CHERNOBYL. Created and written by Craig Mazin. Directed by Johan Renck. With Jared Harris, Stellan Skarsgard, Emily Watson and more. Showmax.
KAREN RUTTER reviews
Why, one may ask, would one choose to watch a depressing, harrowing recreation of one of the worst disasters of the past century? And to spend five hours doing so?
Because Chernobyl is really, really good. The series, which is currently screening on Showmax, is a gripping and by all reports, pretty authentic, retelling of the events which took place on and after 26 April 1986. That was when the No.4 nuclear reactor in the Chernobyl Nuclear Power Plant blew up.
Situated near the town of Pripyat in the north of the Ukrainian SSR, the power plant was host to hundreds of workers, and close to thousands of citizens. While the actual explosion of the reactor did not result in huge casualties, the subsequent radiation fallout did. And still does. Chernobyl still remains isolated, restricted, toxic. The death toll due to cancer and related illnesses still remains unknowable.
Again – why would one want to watch this? Perhaps out of morbid interest, like an exhibition on Pompeii I saw in the UK where everybody just wanted to see the foetal-curled corpses? Or from a sense of Schadenfreude?
I’d like to think that people are seeking this series out because it is a courageous cautionary tale, a warning and a tribute all at once. It speaks of an incredible disaster made possible by arrogance and lies. But it also speaks of an even worse tragedy averted by sacrifice and bravery. In a strange way, the series offers hope – for the horror not to recur, for humanity and sanity to prevail.
And people are watching because it is, actually, pretty damn absorbing. The series starts with the explosion, and we are drawn into the action not only by the visual drama, but via individual characters: a fireman called to the scene, engineers in the control room, a family watching the deadly pyrotechnics, unaware that the ash that gently coats them is deadly …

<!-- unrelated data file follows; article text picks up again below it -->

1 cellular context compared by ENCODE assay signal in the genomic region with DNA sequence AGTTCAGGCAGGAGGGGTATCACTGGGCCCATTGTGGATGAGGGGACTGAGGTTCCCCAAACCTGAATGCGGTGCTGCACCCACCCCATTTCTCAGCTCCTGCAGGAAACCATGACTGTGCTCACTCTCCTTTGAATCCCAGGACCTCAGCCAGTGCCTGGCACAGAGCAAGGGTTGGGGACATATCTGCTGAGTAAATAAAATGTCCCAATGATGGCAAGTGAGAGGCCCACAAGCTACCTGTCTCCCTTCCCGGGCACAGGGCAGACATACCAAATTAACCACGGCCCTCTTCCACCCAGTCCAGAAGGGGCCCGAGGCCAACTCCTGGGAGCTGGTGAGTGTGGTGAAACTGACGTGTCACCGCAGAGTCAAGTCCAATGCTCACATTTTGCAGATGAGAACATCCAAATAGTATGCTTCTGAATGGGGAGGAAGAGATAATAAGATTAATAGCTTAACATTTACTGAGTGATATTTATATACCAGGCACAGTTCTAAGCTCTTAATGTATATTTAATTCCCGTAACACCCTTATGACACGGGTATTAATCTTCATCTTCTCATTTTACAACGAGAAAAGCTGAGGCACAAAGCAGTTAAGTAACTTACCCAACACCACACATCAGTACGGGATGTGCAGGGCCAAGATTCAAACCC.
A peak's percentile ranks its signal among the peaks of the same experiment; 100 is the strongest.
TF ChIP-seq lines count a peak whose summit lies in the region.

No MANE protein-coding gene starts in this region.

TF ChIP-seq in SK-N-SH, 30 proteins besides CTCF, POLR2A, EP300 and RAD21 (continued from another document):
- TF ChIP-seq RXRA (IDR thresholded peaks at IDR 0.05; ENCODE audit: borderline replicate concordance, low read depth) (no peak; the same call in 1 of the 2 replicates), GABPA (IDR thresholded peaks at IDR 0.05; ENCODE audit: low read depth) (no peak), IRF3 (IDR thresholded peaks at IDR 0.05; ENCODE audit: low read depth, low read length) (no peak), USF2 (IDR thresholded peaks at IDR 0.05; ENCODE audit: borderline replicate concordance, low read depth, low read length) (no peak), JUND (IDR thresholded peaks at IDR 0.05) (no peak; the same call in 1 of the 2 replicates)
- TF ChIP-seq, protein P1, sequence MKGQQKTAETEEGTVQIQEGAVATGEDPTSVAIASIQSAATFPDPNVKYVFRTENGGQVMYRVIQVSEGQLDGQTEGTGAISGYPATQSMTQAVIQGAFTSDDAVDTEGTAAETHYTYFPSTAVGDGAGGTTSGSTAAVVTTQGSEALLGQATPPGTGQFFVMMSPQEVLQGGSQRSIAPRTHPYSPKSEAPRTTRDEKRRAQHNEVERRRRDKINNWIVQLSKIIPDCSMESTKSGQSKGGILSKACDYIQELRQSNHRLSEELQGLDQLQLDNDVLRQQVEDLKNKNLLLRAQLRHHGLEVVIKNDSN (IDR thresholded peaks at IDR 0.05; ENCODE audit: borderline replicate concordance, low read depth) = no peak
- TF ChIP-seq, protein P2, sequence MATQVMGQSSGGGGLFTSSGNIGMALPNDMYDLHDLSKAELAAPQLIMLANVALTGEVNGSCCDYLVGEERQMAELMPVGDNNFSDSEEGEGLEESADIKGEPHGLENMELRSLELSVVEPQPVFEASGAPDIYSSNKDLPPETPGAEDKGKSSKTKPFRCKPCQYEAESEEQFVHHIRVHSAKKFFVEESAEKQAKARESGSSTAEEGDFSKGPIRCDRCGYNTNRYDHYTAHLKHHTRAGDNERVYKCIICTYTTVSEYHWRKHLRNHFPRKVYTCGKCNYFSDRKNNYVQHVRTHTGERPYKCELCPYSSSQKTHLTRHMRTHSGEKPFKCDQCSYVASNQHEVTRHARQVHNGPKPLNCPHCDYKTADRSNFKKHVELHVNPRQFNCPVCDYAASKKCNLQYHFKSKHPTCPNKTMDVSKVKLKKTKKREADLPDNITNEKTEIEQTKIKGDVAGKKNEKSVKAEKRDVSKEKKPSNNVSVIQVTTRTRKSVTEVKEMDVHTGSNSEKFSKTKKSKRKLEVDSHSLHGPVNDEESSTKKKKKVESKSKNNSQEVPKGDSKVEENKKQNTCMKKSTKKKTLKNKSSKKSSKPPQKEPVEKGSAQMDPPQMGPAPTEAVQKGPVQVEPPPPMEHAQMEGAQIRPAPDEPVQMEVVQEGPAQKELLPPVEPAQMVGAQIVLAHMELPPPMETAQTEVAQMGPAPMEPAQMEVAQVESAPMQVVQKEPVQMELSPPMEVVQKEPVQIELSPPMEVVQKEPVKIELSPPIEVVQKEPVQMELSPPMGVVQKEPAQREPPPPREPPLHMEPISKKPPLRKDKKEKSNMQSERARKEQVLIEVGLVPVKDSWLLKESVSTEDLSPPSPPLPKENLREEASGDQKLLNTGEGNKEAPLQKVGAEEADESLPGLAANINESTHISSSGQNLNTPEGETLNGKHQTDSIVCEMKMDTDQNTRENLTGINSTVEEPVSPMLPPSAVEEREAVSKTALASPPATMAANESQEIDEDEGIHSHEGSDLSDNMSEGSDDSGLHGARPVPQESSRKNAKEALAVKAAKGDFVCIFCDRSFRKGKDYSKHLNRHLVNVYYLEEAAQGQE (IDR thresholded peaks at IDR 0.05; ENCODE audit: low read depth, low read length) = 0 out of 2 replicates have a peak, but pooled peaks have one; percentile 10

Political hot potato
As the reality of the disaster sets in, it becomes a political hot potato as fingers are pointed and culpability denied. But meanwhile, the potential for destruction on a global scale demands immediate, effective decisions.
Who steps up, who steps aside, who denies and who tells the truth all become part of this drama as it plays out across a tense and distrustful USSR, with Mikhael Gorbachev and the KGB keen to maintain face while the scientific, military and even mining sectors are left to save the day and clean up the mess. At massive personal and financial cost.
Craig Mazin’s well-researched script and Johan Renck’s senistive direction make this both a fascinating expose and an engrossing drama. There are moments that are unbearable – if you’re a pet lover you will have to leave the room – and moments that are unbelievable – such as allowing the running of nuclear plants while knowing they are defective and dangerous.
Jared Harris, Stellan Skarsgard and Emily Watson lead the charge, supported by a large and credible cast. The setting (filmed largely in the Ukraine), the costumes, lighting and period styling all contribute to a genuine and uniform look-and-feel.
It’s not surprising that Chernobyl has landed a whole bunch of Emmy nominations. And it’s actually not surprising that we want to watch it. Yes, it’s five hours of grim. But it’s GOOD grim, which makes it worth it.